(Reuters) - Expedia Inc (EXPE.O) on Wednesday forecast a rise in 2016 earnings in part from recent acquisitions, pushing shares up even though the company warned that the Nov. 13 Paris attacks hurt travel demand and its fourth-quarter profit fell below analysts’ estimates.
Expedia, the world’s largest online travel services company by bookings, said it expects a 35 percent to 45 percent boost in adjusted earnings before interest, taxes, depreciation and amortization (EBITDA) for 2016, when excluding a business the company recently sold, eLong.
Shares rose more than 12 percent after the news in extended trading.
Expedia lost $13 million in the fourth quarter in part from closing its purchase of vacation rental site HomeAway Inc for $3.9 billion, a move that could ramp up competition with apartment-sharing startup Airbnb.
Last year marked a deal-making spree for Expedia in which it also bought Orbitz Worldwide Inc for $1.3 billion and Travelocity for $280 million.
In an interview, Chief Financial Officer Mark Okerstrom said Expedia is interested in growing its business travel arm, Egencia, potentially through minority stakes in other companies.
“Our M&A team is always open for business,” he said.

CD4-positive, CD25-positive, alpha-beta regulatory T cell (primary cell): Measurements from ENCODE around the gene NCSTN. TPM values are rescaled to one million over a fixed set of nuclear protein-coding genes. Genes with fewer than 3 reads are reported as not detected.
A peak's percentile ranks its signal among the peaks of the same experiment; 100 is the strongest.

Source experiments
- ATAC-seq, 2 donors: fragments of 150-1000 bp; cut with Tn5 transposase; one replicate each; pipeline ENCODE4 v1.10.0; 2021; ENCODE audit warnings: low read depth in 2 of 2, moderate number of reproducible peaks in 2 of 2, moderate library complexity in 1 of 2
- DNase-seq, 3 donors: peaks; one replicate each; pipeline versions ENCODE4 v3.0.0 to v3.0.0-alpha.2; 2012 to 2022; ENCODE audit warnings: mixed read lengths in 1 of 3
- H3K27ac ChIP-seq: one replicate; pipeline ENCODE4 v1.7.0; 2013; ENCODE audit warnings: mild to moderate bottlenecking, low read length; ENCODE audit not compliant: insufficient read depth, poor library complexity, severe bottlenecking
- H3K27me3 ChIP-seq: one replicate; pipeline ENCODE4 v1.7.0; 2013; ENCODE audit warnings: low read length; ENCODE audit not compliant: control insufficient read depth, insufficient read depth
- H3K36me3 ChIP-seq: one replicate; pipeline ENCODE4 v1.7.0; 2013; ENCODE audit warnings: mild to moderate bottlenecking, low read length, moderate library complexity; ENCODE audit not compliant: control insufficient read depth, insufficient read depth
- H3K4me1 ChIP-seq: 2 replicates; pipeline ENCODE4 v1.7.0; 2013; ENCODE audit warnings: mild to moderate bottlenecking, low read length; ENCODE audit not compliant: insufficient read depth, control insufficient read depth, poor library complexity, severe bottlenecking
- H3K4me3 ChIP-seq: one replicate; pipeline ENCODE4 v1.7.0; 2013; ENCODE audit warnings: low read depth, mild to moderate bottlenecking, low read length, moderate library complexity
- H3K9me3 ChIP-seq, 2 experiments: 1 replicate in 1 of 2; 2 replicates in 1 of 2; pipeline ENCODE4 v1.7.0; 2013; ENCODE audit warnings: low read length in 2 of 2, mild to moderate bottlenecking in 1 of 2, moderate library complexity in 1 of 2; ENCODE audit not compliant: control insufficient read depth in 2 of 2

On an adjusted basis, Expedia’s income fell nearly 6 percent to $107 million, or 77 cents per share, compared to the average analyst estimate of $139 million, or $1.00 per share, according to Thomson Reuters I/B/E/S.
S&P Capital IQ analyst Tuna Amobi said the recent acquisitions appear a boost to the company so far, although he warned that ongoing investments could pressure its profit margins.
Expedia said the Paris attacks, in which Islamic State militants killed 130 people, lowered by $10 million to $15 million the company’s adjusted EBITDA for 2015, excluding eLong. The measure grew 11 percent in the year.
“Volumes into Paris have still not completely come back,” Okerstrom said, noting cancellations and reduced bookings to London and New York as well. “It is growing, but... we don’t know if that will have a financial impact on us for the (first) quarter.”
The value of bookings on Expedia sites was $14.95 billion in the fourth quarter, a 40 percent rise from a year ago when excluding eLong.
Reporting By Jeffrey Dastin in New York; Editing by Chris Reese